# double vs int for statement

• 01-26-2013
Josh Genser
double vs int for statement
Here are two programs, in the first program i get d=0 as my answer in the statement, in the second program i get the correct answer d=7. Why does an incorrect answer appear in the statement when I am using the double command?

In my google search something came up about doubles not being allowed for use in statements, but I couldn't find any other information on the topic. Thanks in advance for your responses.

Code:

```#include <stdio.h> int main (void) {     int a = 3, b = 4;     double d;     d = a + b;         printf ("The value of d is %d\n", d);     return (0); }```

Code:

```#include <stdio.h> int main (void) {     int a = 3, b = 4, d;     d = a + b;         printf ("The value of d is %d\n", d);     return (0); }```
• 01-26-2013
laserlight
In the first example, d is a double, hence to print it, you should use %f, e.g.,
Code:

`printf ("The value of d is %f\n", d);`
Other than that, the code looks fine since the implicit conversion from int to double is fine.
• 01-26-2013
camel-man
In addition to Laserlight you can also type cast in the first program to get the correct answer.
ex.)
Code:

`printf ("The value of d is %d\n", (int)d);`
• 01-26-2013
c99tutorial
Quote:

Originally Posted by Josh Genser
In my google search something came up about doubles not being allowed for use in statements

"doubles are not allowed for use in statements"?? I wonder what that could mean. The main problem with double is that it cannot precisely represent all integers, so a statement like

d == SOME_INTEGER

can evaluate to false, because the double d is "almost" equal to SOME_INTEGER but not close enough. Also, for integers, as long as the statements are defined, the following will always be true

i+1 > i

However, with a double, you will eventually get a large enough value such that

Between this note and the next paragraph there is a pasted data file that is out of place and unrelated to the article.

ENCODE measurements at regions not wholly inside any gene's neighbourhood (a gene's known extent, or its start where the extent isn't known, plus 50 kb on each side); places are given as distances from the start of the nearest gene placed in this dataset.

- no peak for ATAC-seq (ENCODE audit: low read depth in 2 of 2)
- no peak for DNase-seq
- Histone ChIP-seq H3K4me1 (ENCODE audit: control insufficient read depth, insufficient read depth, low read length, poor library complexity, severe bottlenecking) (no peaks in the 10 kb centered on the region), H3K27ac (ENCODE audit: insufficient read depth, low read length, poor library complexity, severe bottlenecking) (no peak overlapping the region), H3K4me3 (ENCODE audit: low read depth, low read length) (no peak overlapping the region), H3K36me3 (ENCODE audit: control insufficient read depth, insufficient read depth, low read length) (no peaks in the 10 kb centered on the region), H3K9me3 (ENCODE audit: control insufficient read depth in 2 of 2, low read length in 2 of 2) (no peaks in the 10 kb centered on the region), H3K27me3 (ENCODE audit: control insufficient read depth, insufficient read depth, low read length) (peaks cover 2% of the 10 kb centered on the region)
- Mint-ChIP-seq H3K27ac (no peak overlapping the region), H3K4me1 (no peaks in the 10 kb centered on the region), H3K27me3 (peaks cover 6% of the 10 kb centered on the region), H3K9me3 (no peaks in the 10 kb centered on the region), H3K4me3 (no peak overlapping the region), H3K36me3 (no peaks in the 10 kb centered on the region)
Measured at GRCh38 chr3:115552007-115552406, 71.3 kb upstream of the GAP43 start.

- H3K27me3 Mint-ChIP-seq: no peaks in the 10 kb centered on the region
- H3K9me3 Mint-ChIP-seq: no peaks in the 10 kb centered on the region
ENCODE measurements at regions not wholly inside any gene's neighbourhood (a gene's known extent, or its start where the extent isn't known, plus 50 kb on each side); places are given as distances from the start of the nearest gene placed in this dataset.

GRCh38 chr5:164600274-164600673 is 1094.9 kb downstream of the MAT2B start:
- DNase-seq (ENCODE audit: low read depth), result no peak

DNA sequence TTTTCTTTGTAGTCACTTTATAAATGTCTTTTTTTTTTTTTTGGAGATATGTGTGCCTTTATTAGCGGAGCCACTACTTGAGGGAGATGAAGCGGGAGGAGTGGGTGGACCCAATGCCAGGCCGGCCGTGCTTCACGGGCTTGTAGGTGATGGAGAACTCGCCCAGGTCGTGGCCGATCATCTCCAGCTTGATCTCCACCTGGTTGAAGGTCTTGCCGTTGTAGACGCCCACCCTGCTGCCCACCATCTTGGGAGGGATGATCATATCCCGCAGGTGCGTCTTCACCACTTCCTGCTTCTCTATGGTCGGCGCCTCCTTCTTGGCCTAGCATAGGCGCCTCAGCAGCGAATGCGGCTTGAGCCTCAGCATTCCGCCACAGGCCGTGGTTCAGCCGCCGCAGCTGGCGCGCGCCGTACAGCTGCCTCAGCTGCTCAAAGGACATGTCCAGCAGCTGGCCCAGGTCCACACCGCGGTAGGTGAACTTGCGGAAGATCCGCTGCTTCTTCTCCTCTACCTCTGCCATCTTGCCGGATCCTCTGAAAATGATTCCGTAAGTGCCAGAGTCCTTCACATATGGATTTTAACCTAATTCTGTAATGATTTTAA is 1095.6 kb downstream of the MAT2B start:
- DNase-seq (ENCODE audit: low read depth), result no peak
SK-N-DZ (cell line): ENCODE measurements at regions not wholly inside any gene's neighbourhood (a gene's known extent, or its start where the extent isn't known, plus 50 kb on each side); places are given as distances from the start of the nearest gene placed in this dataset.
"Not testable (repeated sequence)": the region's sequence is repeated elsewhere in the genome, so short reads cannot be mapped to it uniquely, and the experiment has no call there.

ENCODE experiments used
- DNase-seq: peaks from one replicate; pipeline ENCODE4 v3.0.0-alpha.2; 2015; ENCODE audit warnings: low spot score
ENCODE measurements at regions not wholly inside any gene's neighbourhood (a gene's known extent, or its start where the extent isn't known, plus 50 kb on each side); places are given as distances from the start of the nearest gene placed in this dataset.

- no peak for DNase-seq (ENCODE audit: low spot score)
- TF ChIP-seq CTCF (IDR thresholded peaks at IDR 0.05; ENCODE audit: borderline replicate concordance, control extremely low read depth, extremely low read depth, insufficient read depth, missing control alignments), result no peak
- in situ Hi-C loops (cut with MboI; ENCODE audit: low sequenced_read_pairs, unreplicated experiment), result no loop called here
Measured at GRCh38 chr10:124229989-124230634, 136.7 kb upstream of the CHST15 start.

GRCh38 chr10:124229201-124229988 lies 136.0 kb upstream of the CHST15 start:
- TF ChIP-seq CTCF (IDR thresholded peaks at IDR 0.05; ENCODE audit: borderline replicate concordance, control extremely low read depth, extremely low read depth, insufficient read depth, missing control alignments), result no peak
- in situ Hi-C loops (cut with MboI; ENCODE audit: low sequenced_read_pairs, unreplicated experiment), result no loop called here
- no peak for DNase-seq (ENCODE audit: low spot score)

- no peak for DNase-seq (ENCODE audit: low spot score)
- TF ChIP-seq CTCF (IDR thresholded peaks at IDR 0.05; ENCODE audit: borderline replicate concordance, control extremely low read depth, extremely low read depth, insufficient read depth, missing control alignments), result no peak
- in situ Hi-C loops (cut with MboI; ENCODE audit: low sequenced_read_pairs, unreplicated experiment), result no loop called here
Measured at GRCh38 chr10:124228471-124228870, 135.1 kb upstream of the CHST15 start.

d+1 > d

evaluates to false, which means incrementing and decrementing doubles is not recommended.
• 01-27-2013
Josh Genser
Thanks for the input guys. One this I'm still confused is the %f and %lf commands. Are they supposed to be used for doubles like %d is supposed to be used for integers?

Does anyone know of a list somewhere where someone can find the corresponding % command for a given variable?

Camel-man, would using that (int) turn d into an integer?

Sorry if these questions seem basic but I started programming less than a week ago.
• 01-27-2013
c99tutorial
Quote:

Originally Posted by Josh Genser
Does anyone know of a list somewhere where someone can find the corresponding % command for a given variable?

They are mentioned in the standards as well as in the "man pages". If you don't have man pages installed, my favorite website for them is unix.com:

Man Page for printf (posix Section 3) - The UNIX and Linux Forums

Man Page for scanf (all Section 3) - The UNIX and Linux Forums
• 01-27-2013
std10093
Quote:

Originally Posted by Josh Genser
Camel-man, would using that (int) turn d into an integer?

Only for the line that you cast.

Example
Code:

```#include <stdio.h> int main(void) {         double pi = 3.14;         printf("%f\n", pi);         printf("%d\n", (int)pi);         printf("%f\n", pi);         return 0; }```
Output:
Code:

```3.140000 3 3.140000```
And of course you don't need to apologize. ;)